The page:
More than 1,600 people have signed a petition calling on Harvard to raise student researcher and teacher salaries up to living wage in Middlesex County for members of the University’s graduate student union by July 1.
On May 10, more than 100 graduate students rallied in Harvard Yard before delivering the petition to Massachusetts Hall. The petition, created by the Harvard Graduate Students Union-United Automobile Workers, began gathering signatures May 1.
According to MIT’s Living Wage Calculator, the living wage for one adult with no children in Middlesex County is $23.45 per hour. Scaled to an annual salary, graduate students would need to make $48,779 to meet the living wage rate.
HGSU-UAW’s petition comes in response to Harvard’s recent decision to name the Graduate School of Arts and Sciences after Kenneth C. Griffin ’89, a billionaire hedge fund CEO and Republican megadonor who donated $300 million to Harvard’s Faculty of Arts and Sciences. The petition states that graduate students “are kept in the dark about decisions to sell off parts of our university” and have no input about the use of the funds.
University spokesperson Jason A. Newton declined to comment on the criticisms levied at the rally and in the petition.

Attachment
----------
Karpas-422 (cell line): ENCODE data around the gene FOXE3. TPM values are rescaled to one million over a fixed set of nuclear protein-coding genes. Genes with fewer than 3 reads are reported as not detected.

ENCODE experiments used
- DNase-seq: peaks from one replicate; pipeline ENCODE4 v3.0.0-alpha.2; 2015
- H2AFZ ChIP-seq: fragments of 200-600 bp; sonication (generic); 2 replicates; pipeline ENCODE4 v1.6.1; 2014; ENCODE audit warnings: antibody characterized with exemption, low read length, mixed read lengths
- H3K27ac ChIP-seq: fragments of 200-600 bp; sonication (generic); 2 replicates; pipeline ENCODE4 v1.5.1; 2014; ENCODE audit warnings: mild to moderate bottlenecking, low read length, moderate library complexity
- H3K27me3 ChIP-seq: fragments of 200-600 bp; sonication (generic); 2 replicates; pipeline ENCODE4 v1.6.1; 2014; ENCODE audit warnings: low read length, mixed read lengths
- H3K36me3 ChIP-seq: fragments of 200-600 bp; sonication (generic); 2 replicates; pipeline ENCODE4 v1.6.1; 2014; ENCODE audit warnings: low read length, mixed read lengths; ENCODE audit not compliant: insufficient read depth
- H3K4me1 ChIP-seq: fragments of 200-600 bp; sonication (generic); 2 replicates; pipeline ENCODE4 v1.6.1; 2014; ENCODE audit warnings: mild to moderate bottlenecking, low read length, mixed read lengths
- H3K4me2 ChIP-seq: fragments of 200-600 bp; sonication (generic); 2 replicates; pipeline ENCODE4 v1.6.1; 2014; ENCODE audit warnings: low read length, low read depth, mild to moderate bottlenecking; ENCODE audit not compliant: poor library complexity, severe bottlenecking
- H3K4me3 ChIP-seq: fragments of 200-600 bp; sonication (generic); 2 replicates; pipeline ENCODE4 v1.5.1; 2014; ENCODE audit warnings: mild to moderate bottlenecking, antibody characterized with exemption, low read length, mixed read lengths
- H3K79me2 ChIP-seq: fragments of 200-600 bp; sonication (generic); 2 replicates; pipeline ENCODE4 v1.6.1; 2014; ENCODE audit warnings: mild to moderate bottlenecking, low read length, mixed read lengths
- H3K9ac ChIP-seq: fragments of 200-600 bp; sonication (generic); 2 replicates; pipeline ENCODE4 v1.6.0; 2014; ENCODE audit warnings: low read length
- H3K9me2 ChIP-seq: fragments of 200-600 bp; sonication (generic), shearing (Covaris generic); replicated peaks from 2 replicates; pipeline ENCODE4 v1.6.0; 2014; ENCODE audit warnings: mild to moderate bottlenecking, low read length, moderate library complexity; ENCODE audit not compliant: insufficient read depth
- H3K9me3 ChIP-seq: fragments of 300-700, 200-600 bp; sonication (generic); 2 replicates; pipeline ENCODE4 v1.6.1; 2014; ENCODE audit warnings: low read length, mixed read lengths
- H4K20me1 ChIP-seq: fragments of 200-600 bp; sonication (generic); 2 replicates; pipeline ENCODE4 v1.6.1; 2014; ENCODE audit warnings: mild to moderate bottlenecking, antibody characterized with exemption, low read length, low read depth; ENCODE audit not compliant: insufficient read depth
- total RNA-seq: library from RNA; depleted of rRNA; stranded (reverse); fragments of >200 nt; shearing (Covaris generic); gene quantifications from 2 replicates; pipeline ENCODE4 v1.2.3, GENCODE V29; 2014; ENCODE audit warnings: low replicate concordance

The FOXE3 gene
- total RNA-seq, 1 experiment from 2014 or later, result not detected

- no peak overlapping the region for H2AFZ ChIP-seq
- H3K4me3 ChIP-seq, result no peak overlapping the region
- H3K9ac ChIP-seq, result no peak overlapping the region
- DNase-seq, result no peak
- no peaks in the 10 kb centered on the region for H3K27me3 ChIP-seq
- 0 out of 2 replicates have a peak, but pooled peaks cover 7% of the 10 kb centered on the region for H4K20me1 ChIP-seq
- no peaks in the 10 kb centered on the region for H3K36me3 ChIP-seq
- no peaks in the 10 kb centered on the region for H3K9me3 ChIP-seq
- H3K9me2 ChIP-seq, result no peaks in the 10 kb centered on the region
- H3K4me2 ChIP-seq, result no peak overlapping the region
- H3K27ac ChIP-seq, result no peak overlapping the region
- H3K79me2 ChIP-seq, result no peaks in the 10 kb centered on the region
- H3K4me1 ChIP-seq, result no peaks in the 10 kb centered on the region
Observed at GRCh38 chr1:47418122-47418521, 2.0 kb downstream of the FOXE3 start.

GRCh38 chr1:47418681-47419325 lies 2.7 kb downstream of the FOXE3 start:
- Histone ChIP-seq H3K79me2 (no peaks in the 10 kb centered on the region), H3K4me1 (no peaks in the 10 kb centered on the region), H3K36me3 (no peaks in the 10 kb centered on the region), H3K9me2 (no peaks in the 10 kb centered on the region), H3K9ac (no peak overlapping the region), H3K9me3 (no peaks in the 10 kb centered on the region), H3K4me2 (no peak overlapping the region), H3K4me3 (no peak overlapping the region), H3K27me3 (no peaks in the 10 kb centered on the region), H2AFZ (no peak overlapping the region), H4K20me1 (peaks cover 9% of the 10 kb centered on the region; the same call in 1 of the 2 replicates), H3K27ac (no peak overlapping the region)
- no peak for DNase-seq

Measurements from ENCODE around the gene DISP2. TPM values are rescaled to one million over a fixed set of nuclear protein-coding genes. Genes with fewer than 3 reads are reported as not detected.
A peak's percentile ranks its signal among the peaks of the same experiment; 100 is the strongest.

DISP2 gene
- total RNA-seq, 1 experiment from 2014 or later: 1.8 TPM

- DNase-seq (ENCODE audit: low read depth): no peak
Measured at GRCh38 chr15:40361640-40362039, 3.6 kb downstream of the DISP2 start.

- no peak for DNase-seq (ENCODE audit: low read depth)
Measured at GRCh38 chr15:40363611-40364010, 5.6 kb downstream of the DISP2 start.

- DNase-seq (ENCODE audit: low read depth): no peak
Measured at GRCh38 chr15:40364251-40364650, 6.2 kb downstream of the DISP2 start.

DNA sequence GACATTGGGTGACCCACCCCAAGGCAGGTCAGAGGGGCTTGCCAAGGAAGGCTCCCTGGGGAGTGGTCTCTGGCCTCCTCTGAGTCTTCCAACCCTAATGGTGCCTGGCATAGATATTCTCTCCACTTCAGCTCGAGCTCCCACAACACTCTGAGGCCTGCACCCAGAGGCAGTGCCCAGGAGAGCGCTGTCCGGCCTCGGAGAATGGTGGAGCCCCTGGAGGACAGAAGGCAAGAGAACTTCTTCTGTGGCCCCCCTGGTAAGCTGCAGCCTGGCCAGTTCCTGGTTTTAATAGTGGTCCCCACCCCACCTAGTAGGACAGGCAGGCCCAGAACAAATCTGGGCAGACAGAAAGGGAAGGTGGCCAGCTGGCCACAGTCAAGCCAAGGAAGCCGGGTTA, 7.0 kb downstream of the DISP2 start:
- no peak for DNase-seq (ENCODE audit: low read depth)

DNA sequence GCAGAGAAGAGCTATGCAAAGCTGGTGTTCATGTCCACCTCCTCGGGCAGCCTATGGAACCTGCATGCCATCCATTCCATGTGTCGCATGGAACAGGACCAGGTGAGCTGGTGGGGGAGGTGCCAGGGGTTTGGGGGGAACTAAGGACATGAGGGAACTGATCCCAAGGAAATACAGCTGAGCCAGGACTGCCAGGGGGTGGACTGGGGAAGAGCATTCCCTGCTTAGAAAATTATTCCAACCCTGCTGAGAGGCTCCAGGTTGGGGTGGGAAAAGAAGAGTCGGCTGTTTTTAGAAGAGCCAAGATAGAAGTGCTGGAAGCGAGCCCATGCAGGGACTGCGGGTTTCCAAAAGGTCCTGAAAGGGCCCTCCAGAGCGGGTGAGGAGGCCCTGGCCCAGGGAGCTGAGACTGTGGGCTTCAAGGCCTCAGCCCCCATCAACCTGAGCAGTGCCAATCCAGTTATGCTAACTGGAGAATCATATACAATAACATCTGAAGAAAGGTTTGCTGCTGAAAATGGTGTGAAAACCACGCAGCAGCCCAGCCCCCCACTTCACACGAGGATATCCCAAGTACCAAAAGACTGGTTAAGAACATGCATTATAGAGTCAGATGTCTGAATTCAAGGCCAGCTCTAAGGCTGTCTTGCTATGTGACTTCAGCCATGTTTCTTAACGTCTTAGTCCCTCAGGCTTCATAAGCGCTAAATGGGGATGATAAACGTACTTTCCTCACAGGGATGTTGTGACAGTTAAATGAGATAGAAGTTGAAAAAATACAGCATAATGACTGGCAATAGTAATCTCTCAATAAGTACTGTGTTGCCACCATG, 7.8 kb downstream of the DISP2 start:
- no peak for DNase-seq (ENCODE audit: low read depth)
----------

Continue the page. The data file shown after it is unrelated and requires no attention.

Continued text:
At the rally, organizers argued that the current yearly wage increase of 3 percent does not keep pace with the rising cost of living.
“Harvard has failed to reach that rock bottom standard over and over and over again,” HGSU-UAW organizer Alexandra C. Stanton said at the rally.
Speakers at the rally referenced a flier circulated by Harvard University Health Services encouraging graduate students to attend an informational meeting to “learn more about qualifying for SNAP benefits” as clearly demonstrating the need for higher wages.
“We are united here because the rent is too damn high and it just keeps going up,” HGSU-UAW organizer TomHenry J. Reagan said at the rally. “We are here because the wealthiest academic institution in history thinks it’s okay to tell its employees to go on food stamps.”
Organizers from the Harvard Academic Workers campaign also spoke at the rally. HAW is attempting to unionize non-tenure-track academic workers and has been collecting union authorization cards since February, when they first launched publicly.
“Asking for a living wage is not greedy, it’s not selfish, and it doesn’t undermine that commitment to what you do,” HAW organizer and Harvard Medical School postdoctoral fellow Morgan Gilman said.
“We all know that the money is in the budget. They have no trouble finding the money when they’re writing their own paychecks. This is a matter of priorities,” Gilman added.
Rallygoers also criticized the University’s acceptance of the donation from Griffin, taking issue with his support of Republican politicians.
Griffin donated nearly $60 million to Republican candidates during the 2022 midterm election cycle and has publicly supported Florida Governor Ron DeSantis for president in 2024, though DeSantis has not yet announced a presidential bid. Griffin has also contributed to Democratic politicians, including $500,000 to U.S. President Joe Biden’s inaugural committee.